Thursday, December 13, 2012

Tribute to McCoy Tyner and Herbie Hancock

Wow, it's been a hectic December! The Fall term is over at PSU, juries are done, and final grades are in. I'm putting away my professorial sweater and changing into my jazz musician costume. Tonight, at the Mission Theater in Portland, I'll be performing with a top notch quintet. We will be presenting a tribute to the great pianists McCoy Tyner and Herbie Hancock. (If you haven't heard of them, then stop reading this and go back to listening to Wiz Khalifa.) The concert begins at 7:30 PM. The Mission Theater is located at 1624 Northwest Glisan Street. Tickets are $15. I'll be playing piano; the rest of the group is comprised of David Valdez on alto saxophone, Nicole Glover on tenor saxophone, Chris Higgins on bass, and Chris Brown on drums. In my view, these are among the best musicians in Portland and you should not make up excuses to miss this show!

I will admit, it is difficult as a pianist to make a tribute to two of the greatest pianists who have ever lived. The fact that both Tyner and Hancock have been huge influences on my playing makes it more challenging. I've actually spent years trying NOT to sound like either of them, and have been seeking my own voice as a pianist. However, as an educator, I think it's important to find the balance between study and creativity. Therefore, I welcome the challenge of playing the compositions of Tyner and Hancock, and hopefully, I can add my own path with the road map they have given me.

When I first started playing piano, my style was not what you might call pianistic; I played licks in my right hand which I had transcribed from trumpet players like Freddie Hubbard, Lee Morgan, and Clifford Brown. In my left hand, I had a few voicings which I pounded out with rhythms I had learned from listening to drummers like Elvin Jones and Max Roach. When I started listening to McCoy Tyner, I found that his approach fit well with what I was already attempting to do. I sounded so much like Tyner that saxophonist Phil Burlin wrote a tune called "Colligan's Groove" dedicated to my McCoy Tyner imitation! (It's on the first CD that I ever recorded as a sideman; you can even buy it here if you are curious as to what I sounded like in 1993.)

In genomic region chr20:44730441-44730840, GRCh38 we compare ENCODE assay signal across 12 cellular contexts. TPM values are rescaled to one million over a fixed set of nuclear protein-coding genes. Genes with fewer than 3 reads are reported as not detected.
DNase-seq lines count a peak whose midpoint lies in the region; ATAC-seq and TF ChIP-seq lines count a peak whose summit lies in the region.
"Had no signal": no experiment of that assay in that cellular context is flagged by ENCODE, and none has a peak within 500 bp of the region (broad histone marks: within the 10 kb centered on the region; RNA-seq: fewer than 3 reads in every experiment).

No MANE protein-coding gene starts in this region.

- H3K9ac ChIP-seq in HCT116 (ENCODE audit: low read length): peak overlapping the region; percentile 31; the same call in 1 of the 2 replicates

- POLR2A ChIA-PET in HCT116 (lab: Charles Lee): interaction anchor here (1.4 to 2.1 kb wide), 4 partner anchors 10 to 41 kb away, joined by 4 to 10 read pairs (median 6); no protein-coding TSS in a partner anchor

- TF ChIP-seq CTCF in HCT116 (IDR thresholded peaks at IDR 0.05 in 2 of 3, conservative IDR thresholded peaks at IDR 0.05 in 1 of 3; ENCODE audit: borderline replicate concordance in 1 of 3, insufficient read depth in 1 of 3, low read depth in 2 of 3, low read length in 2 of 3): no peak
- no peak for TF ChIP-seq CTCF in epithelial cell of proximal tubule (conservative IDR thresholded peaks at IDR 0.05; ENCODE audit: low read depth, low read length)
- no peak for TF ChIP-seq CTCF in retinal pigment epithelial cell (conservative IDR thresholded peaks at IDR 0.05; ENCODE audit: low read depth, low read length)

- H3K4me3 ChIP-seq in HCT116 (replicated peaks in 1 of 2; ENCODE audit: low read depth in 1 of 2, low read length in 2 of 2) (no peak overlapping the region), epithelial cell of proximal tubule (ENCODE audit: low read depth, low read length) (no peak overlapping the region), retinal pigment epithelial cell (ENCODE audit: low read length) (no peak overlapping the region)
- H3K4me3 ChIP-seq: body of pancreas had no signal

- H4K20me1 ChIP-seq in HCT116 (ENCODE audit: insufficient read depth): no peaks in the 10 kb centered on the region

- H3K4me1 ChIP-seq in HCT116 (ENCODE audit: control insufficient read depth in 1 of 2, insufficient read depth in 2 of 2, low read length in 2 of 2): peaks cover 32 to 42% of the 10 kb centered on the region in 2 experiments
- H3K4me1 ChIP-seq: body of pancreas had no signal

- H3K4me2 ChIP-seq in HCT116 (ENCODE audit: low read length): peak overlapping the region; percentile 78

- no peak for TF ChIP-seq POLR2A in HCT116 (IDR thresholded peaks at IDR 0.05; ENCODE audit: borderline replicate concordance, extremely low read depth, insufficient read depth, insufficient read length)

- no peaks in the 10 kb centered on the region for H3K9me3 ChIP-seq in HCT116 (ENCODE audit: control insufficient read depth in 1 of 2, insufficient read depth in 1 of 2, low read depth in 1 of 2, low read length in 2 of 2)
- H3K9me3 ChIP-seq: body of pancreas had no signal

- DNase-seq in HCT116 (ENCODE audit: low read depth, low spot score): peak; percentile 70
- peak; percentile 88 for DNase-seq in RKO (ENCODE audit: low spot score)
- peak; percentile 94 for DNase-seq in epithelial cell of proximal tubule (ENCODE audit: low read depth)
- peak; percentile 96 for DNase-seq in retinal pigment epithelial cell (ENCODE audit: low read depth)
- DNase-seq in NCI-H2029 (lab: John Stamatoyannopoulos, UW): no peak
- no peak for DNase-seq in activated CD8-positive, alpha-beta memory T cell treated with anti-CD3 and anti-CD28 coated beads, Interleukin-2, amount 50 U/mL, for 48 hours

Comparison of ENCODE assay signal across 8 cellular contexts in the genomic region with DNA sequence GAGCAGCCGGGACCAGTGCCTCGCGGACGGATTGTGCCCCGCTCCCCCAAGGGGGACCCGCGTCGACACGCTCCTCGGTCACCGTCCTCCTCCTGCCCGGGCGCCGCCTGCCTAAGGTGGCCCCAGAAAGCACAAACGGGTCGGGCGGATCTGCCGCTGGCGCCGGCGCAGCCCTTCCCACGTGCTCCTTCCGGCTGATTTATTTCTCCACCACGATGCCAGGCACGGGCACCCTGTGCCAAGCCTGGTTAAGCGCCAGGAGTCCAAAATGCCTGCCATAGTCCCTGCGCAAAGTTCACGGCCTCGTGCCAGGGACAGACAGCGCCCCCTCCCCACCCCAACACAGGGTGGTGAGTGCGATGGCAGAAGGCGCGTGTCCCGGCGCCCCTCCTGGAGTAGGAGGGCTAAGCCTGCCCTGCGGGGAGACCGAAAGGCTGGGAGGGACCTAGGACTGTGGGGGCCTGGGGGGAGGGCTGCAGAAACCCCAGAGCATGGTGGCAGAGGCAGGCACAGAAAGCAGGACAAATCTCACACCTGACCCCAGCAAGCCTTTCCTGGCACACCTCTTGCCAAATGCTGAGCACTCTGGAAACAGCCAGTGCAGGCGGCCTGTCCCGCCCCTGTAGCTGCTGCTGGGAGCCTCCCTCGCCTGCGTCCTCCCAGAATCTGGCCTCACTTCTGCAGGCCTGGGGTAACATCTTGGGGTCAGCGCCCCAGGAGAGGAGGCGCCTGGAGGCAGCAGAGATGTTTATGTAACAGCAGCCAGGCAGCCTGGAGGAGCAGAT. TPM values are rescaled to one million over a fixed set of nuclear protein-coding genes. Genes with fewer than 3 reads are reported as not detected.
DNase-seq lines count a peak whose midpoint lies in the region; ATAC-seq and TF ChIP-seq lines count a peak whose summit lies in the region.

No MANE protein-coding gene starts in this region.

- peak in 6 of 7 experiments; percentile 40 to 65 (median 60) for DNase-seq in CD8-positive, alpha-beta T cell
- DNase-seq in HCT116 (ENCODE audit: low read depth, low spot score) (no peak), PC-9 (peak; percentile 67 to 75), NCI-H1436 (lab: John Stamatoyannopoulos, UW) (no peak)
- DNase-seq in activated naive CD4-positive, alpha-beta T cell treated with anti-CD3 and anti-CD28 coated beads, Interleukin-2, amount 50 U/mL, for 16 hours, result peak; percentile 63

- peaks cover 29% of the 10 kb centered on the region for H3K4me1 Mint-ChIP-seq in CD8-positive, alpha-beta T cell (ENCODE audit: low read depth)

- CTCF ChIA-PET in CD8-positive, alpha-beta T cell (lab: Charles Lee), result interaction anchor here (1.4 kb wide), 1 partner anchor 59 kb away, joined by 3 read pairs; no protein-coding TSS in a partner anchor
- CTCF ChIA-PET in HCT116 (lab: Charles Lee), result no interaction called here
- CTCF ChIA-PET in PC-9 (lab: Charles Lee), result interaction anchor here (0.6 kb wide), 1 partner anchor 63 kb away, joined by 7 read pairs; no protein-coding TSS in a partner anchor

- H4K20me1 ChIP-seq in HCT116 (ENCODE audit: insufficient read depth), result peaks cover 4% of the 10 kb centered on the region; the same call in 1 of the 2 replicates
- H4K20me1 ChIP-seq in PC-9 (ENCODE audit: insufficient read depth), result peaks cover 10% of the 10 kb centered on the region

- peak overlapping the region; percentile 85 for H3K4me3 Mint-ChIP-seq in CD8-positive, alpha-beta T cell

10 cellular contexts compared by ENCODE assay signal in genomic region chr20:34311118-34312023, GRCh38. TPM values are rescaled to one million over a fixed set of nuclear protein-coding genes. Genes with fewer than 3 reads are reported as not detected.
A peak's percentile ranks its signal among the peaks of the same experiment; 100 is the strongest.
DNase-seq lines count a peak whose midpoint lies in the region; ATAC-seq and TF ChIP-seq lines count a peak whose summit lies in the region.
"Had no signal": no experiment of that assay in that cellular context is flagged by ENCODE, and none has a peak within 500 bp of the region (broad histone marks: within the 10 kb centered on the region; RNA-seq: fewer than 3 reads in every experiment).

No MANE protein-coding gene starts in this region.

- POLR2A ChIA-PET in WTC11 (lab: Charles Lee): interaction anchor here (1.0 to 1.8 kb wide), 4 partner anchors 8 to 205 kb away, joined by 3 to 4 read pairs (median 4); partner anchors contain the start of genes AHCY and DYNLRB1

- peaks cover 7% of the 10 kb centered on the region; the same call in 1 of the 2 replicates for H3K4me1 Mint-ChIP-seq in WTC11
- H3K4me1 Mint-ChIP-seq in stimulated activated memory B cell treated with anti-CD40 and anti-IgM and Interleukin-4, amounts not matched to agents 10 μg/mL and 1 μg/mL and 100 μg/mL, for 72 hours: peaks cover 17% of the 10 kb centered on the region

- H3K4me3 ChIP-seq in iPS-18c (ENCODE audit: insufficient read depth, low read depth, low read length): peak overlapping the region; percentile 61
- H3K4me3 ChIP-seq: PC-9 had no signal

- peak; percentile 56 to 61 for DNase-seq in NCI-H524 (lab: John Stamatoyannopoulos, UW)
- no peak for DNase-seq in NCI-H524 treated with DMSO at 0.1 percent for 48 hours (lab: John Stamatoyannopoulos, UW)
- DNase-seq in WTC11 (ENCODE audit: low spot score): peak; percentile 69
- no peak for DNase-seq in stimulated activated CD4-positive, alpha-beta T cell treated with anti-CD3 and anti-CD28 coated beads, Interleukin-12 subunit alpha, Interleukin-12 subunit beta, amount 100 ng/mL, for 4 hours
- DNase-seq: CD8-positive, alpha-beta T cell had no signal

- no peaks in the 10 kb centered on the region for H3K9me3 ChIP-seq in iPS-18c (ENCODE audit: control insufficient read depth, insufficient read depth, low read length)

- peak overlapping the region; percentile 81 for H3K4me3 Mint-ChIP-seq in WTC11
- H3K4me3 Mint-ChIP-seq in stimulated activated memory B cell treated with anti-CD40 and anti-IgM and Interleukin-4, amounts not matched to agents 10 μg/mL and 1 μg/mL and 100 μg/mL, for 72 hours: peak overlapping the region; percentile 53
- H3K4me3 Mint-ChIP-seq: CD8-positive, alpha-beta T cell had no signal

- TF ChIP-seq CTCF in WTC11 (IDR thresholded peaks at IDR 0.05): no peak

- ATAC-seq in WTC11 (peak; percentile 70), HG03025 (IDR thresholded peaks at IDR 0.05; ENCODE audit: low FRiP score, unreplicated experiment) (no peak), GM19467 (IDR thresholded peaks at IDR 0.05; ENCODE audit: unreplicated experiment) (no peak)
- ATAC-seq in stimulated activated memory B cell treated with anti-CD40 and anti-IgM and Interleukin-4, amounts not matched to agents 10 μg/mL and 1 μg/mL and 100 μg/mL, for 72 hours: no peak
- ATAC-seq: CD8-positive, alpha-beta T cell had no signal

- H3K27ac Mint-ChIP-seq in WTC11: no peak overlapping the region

A few of the arrangements we will play tonight come from a CD I recorded for the Chesky label back in 2007. It's called Hancock Island(available here) and it features Buster Williams on bass, Lenny White on drums, and Steve Wilson on alto and soprano saxophone. Chesky is known as an audiophile label; they record everything live to two track with special microphones in specially treated acoustic settings. I think this CD came out well, although it was hardly promoted and most people have never even heard about it. It's one of the few existing documentations of a group which was actually Buster Williams' working band for many years.

I think one of the things you'll find interesting about tonight's performance is the juxtaposition of compositional styles. Tyner and Hancock are in some ways similar, but in some ways they are worlds apart. Both are able to get a lot of mileage out of simple melodic ideas and forms. However, Tyner has a lot more weight and resolution harmonically, whereas Hancock's tunes are lighter on their feet and leave more room for color and mystery (if that makes any sense). Both pianists began their careers as prodigious sidemen with great legends in jazz. Since they are considered contemporaries, I can't help but wonder if they influenced each other. if they were, it's not well documented; however, drummer Billy Hart told me that he mentioned to Hancock how much he loved Hancock's work on the Wayne Shorter album "Speak No Evil". Hancock replied, "Yeah, on that record....I was just trying to sound like McCoy Tyner."

I hope to see you tonight! In the meantime, here is a link to an article about the show in the Oregonian, and below is a link to an interview I did for Oregon Music News. Please come out and support live jazz in Portland!

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